National Geographic : 1935 Aug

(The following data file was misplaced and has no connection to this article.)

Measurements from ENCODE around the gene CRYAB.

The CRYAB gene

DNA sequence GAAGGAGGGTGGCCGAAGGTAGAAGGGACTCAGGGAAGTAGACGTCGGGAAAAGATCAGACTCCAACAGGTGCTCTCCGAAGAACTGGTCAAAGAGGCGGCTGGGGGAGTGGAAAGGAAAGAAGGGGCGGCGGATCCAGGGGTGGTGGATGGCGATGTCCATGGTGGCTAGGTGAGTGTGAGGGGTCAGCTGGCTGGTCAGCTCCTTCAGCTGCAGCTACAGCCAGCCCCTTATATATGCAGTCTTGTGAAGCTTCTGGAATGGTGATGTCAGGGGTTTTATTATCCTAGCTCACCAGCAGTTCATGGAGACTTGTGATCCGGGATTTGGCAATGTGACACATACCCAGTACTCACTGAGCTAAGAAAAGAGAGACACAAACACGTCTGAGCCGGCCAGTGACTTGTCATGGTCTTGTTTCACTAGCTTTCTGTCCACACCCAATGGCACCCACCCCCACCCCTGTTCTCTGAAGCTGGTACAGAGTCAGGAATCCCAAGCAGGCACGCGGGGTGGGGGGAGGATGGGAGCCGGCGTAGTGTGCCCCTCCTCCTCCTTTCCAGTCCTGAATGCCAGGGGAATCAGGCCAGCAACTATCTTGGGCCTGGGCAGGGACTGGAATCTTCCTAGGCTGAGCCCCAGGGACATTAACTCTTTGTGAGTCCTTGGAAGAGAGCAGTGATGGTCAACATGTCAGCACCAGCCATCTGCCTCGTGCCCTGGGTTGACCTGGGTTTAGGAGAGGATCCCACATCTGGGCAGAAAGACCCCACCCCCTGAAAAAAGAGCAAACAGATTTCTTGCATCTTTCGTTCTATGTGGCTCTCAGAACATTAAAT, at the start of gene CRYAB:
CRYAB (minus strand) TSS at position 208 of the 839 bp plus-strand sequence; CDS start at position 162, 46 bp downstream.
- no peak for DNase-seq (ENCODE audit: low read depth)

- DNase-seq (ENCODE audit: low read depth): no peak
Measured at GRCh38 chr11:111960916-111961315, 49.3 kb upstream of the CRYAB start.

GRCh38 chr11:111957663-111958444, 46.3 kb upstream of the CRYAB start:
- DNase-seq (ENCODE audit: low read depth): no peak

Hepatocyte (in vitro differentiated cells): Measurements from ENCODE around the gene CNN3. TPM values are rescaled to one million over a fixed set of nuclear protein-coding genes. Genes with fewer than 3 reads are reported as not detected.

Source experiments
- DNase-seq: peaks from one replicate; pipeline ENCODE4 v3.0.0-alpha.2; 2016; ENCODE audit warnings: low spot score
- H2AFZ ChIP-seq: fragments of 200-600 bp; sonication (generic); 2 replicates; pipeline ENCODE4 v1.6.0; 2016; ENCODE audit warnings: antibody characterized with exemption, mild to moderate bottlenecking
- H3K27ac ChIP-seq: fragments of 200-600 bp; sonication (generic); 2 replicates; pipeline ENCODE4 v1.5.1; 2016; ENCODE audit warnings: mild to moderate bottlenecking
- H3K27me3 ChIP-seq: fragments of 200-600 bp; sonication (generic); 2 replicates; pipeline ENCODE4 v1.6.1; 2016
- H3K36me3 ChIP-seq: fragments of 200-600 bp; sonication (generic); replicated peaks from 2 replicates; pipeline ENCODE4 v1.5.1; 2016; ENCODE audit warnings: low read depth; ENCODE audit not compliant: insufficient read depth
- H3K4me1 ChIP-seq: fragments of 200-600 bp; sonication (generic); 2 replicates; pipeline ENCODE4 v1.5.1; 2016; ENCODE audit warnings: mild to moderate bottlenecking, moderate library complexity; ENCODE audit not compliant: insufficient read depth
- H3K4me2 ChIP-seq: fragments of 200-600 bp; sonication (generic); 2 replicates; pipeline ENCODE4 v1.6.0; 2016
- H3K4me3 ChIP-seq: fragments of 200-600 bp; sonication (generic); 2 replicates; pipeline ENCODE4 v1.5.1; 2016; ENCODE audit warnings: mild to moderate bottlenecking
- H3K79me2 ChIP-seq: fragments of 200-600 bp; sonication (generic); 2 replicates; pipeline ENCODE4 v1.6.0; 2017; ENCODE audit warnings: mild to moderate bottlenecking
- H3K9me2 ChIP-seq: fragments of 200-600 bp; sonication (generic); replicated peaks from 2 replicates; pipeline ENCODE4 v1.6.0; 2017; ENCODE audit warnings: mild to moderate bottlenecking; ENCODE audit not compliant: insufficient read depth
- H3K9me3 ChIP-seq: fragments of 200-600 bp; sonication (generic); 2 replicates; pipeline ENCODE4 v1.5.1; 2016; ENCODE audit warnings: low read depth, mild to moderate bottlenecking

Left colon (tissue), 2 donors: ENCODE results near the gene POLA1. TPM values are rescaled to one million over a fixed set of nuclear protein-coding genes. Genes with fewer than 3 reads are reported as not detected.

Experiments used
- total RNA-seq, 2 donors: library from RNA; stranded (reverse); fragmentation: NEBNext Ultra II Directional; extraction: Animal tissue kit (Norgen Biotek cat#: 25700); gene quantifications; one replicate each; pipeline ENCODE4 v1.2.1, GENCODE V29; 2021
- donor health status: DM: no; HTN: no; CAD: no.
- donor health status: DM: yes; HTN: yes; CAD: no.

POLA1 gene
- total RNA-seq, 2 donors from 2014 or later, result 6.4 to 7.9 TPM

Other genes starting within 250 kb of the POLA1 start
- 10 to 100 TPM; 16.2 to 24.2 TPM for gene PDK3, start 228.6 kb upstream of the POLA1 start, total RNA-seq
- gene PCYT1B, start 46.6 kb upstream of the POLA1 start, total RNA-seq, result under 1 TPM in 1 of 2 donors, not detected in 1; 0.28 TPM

THE NATIONAL GEOGRAPHIC MAGAZINE Britannia's ships be launched in a stream but little wider than itself is long? That is not so hard to understand. The Queen Mary was known as "534" because 533 ships preceded her at "John Brown's Yard." For miles the Clyde runs between cranes and cradles within which steel plates and castings become the stately ships and ocean tramps that carry the Union Jack across the seas (see page 145). After Queen Mary gave her name to 1,018 feet of Clydebank skill and craft, I rambled through the shops where stood some of the mighty machinery which will turn this graceful hull into a steamship. On that glad day, after years of delay and disappoint ment, the proud workmen were able to show their families around "The Yard." For months it had been easier to get into Buckingham Palace than into the precincts of "John Brown and Company, Ltd." But with the rattle of those mighty drag chains still in one's ears and the giant craft safely berthed in the fitting basin after a perfect launching, discipline was temporarily re laxed. I watched these Clydebank men posi tively petting the shiny metal that would some day drive this gigantic speedboat across the Atlantic. The day after the launching, I returned to Clydebank, for sunshine had replaced the downpour which added impressiveness to the ceremony. Once more the door of "John Brown's Yard" was closed. So I roamed the docks, seeking out Clydebank men who could give me their view of yesterday's his toric event. At such a time hundreds of platers are left without a job, hundreds of fitters set joyfully to work. The actual launching was the most im pressive ceremony I saw during six months in Great Britain. Color was blotted out by a pouring sky. Few bright trappings of pageantry were present. The thrill was inherent. Under the umbrellas there was an almost religious hush, broken only by the arrival of the Queen, closely followed by the King and the Prince of Wales, his head cocked sideways as he looked up at the bow which may cleave the Atlantic faster than any similar prow has ever done. When the brief speeches were over and the champagne foamed across the bows, "the bubbly" dripped down into cinema lens hoods which the operators had pointed upward only at the last moment because of the pouring rain. How six hydraulic rams started that huge mass of inert metal down the ways; how the unprecedented weight was transferred from earth to water without breaking the back of the half-built hull; how thousands of tons of drag chain so checked her that she did not sink her 150-ton rudder and four mighty propellers in the not-far bank of the Clyde that is a story for engineers and the movie camera. John Masefield, who knows the sea, wrote a poem to this so stately ship, "Long as a street and lofty as a tower, Ready to glide in thunder from the slip And shear the sea with majesty of power." But for me the verses which best fitted the occasion were written a century ago by an American who has a monument in the Poets' Corner of Westminster Abbey: "Our hearts, our hopes, our prayers, our tears, Our faith triumphant o'er our fears, Are all with thee-are all with thee!" The ship is a mighty monument to "faith triumphant," for there were years when her skeleton rusted on the ways and Clydebank wizardry might have lost its cunning for want of work. This colossal speedboat may never earn her keep. The blue riband may go to a foreign rival. But during some of England's darkest days, she brought back hope to the Clyde when proud men with shapeless caps on their heads and canny craft in their fingers had come to hate "the dole" with all their hearts. To them, the Queen Mary is a "job" well done. Hardly had the steel shell come to rest in the Clyde before the vast crowd turned from the Queen Mary to their living Queen. Their hearts and hopes were turned toward a dem ocratic, hard-working, and beloved pair of rulers who, in their persons and in their acts, help keep alive the proud pageantry of Merry England-a calm and confident act of faith amid a disordered world. Westminster Abbey holds the bones of England's Unknown Warrior, but the petri fied patriotism of the Cenotaph stands un covered under the English sky-a silent example to the men who pass (page 149). On Armistice Day all Whitehall, packed with soldiery and subjects of the King, falls silent to listen to the "still, small voice." Around the world that hush of silence speaks. And there, before a chaste stone tower, the visitor bows before the most moving, sincere, and memorable of all of England's annual pageantry.